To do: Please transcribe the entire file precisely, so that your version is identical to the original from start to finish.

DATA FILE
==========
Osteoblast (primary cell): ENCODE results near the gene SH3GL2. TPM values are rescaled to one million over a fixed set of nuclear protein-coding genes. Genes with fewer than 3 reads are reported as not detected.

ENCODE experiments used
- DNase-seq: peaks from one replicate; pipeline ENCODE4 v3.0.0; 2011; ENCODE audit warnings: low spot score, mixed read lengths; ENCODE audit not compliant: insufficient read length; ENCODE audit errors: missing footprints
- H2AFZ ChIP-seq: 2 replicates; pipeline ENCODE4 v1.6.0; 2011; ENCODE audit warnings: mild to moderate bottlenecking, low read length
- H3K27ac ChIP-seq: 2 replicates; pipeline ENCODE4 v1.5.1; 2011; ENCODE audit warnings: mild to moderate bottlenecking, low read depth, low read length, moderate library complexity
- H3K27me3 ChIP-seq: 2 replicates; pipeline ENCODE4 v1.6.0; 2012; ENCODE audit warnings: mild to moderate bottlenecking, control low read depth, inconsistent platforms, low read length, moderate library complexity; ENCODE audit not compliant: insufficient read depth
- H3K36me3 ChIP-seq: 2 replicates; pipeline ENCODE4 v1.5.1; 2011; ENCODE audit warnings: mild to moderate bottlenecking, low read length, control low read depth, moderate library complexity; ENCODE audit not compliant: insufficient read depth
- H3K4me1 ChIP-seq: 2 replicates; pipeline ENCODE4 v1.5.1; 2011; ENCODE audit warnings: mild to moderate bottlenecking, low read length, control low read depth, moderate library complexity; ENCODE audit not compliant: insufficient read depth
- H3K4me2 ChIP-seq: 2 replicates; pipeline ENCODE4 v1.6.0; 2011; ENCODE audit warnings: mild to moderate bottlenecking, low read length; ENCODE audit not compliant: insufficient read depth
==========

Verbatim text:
Osteoblast (primary cell): ENCODE results near the gene SH3GL2. TPM values are rescaled to one million over a fixed set of nuclear protein-coding genes. Genes with fewer than 3 reads are reported as not detected.

ENCODE experiments used
- DNase-seq: peaks from one replicate; pipeline ENCODE4 v3.0.0; 2011; ENCODE audit warnings: low spot score, mixed read lengths; ENCODE audit not compliant: insufficient read length; ENCODE audit errors: missing footprints
- H2AFZ ChIP-seq: 2 replicates; pipeline ENCODE4 v1.6.0; 2011; ENCODE audit warnings: mild to moderate bottlenecking, low read length
- H3K27ac ChIP-seq: 2 replicates; pipeline ENCODE4 v1.5.1; 2011; ENCODE audit warnings: mild to moderate bottlenecking, low read depth, low read length, moderate library complexity
- H3K27me3 ChIP-seq: 2 replicates; pipeline ENCODE4 v1.6.0; 2012; ENCODE audit warnings: mild to moderate bottlenecking, control low read depth, inconsistent platforms, low read length, moderate library complexity; ENCODE audit not compliant: insufficient read depth
- H3K36me3 ChIP-seq: 2 replicates; pipeline ENCODE4 v1.5.1; 2011; ENCODE audit warnings: mild to moderate bottlenecking, low read length, control low read depth, moderate library complexity; ENCODE audit not compliant: insufficient read depth
- H3K4me1 ChIP-seq: 2 replicates; pipeline ENCODE4 v1.5.1; 2011; ENCODE audit warnings: mild to moderate bottlenecking, low read length, control low read depth, moderate library complexity; ENCODE audit not compliant: insufficient read depth
- H3K4me2 ChIP-seq: 2 replicates; pipeline ENCODE4 v1.6.0; 2011; ENCODE audit warnings: mild to moderate bottlenecking, low read length; ENCODE audit not compliant: insufficient read depth